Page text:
US Treasury says it swapped dollars for $560 million of Ukraine’s IMF reserves in December

WASHINGTON, March 7 (Reuters) – The U.S. Treasury Department said on Monday it purchased about $560 million in special drawing rights reserves from Ukraine’s International Monetary Fund in December.

The SDRs, part of a $2.8 billion allocation Ukraine received last August, were swapped for US dollars, bolstering Kyiv’s finances, the Treasury said in a letter to members Congressional Republicans.

Lawmakers had criticized the IMF’s distribution of $650 billion in new SDR reserves in 2021 to all member countries and urged US Treasury Secretary Janet Yellen in a letter last week to block Russia’s access to its $17 billion allocation. Read more

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Assistant Treasury Secretary for Legislative Affairs John Davidson wrote in response that the harsh financial sanctions imposed on Russia by the United States and its allies have removed “significant obstacles” for Russia to benefit from its SDRs.

Countries supporting the sanctions represent the majority of counterparties available in SDR transactions, he said.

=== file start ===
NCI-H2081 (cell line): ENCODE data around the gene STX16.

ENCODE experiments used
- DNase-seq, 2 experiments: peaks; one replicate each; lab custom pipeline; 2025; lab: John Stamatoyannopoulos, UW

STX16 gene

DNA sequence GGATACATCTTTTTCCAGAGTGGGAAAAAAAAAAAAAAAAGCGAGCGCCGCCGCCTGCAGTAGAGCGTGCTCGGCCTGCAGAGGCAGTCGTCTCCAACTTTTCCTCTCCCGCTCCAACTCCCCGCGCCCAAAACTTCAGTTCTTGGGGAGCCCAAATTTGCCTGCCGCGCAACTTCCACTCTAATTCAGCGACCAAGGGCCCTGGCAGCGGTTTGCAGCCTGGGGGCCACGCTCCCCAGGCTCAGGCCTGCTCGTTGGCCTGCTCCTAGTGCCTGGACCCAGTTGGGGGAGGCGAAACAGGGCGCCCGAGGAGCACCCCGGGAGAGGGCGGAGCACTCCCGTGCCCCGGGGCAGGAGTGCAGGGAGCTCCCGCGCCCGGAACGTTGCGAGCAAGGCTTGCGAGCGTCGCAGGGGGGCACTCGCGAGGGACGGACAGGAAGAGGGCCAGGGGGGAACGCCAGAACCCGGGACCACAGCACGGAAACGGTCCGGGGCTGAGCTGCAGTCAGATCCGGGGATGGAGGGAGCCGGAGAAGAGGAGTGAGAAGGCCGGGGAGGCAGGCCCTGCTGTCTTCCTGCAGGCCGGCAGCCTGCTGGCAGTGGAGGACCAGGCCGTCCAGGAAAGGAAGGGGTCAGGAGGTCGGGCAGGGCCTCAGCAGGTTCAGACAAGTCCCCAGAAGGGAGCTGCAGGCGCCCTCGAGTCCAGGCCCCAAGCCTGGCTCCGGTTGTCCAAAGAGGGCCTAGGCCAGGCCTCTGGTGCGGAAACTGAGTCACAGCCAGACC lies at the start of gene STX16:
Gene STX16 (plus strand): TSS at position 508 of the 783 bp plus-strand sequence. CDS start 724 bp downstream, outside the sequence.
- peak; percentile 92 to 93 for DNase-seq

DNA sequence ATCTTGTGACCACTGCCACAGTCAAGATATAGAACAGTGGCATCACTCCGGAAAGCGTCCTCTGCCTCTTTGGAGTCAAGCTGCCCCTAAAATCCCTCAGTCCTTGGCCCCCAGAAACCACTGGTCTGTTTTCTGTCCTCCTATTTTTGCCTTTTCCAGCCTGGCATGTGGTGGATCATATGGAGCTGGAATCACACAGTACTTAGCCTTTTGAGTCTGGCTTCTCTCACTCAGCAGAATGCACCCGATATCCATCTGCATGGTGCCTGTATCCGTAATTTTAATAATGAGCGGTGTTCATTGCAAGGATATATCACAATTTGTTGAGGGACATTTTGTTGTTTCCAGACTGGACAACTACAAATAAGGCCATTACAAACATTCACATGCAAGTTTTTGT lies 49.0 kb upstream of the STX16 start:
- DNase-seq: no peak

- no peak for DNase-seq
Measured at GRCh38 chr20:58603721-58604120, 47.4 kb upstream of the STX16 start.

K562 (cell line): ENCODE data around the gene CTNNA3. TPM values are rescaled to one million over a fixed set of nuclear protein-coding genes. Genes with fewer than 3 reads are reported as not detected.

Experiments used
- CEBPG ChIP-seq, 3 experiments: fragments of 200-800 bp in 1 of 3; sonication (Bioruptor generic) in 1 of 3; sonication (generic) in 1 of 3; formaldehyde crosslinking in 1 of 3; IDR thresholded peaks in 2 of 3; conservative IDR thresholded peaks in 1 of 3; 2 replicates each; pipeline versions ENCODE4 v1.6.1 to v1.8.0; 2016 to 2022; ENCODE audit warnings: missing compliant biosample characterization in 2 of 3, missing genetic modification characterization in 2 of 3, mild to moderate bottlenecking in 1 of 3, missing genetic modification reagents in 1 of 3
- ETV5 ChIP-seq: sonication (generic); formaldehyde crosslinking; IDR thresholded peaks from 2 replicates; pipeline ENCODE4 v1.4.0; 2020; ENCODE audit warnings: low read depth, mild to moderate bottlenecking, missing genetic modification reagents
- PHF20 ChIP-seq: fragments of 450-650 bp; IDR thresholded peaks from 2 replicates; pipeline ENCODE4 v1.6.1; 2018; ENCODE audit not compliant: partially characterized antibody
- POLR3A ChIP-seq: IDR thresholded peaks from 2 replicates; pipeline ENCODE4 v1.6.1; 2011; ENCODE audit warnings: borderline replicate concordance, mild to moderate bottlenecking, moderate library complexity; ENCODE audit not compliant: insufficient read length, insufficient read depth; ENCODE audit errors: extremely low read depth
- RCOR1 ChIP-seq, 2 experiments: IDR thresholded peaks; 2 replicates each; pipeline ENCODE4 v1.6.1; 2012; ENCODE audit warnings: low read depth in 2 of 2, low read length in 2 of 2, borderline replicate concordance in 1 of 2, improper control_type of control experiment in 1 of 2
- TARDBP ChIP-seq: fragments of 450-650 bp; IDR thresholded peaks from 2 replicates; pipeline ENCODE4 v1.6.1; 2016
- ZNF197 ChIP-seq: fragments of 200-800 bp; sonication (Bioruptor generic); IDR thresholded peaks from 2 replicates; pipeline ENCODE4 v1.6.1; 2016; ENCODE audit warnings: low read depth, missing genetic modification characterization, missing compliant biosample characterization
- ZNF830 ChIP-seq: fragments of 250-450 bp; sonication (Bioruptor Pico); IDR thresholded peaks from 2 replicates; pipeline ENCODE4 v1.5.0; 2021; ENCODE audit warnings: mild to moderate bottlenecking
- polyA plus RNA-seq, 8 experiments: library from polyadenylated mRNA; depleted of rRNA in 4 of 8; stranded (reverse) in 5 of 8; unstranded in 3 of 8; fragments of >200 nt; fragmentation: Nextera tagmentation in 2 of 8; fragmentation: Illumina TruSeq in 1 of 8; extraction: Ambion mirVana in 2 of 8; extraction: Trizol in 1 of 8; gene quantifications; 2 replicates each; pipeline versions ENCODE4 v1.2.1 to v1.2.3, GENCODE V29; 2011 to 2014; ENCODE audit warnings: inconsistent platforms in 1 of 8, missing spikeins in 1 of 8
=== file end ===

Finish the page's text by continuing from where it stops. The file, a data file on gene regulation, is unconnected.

“This coalition will not undertake SDR transactions with Russia,” Davidson wrote. “Furthermore, even if the Central Bank of Russia were able to acquire key usable currencies – US dollars, euros, yen or pounds – as a result of a SDR transaction, further sanctions would effectively immobilize those assets, as well than Russia’s other foreign currencies.

Davidson said the Biden administration was working closely with U.S. allies to mobilize “significant international support for Ukraine, with the IMF and other international financial institutions playing a critical role in this effort.”

Later Monday, the World Bank’s board will consider an additional $460 million ($500 million) quick-disbursing loan to Ukraine, while the IMF said over the weekend that its board Board of Directors is reportedly considering a loan of $1.4 billion under the Rapid Financing Instrument for Ukraine as early as this week. Read more

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Additional reporting by Andrea Shalal; Editing by Chizu Nomiyama

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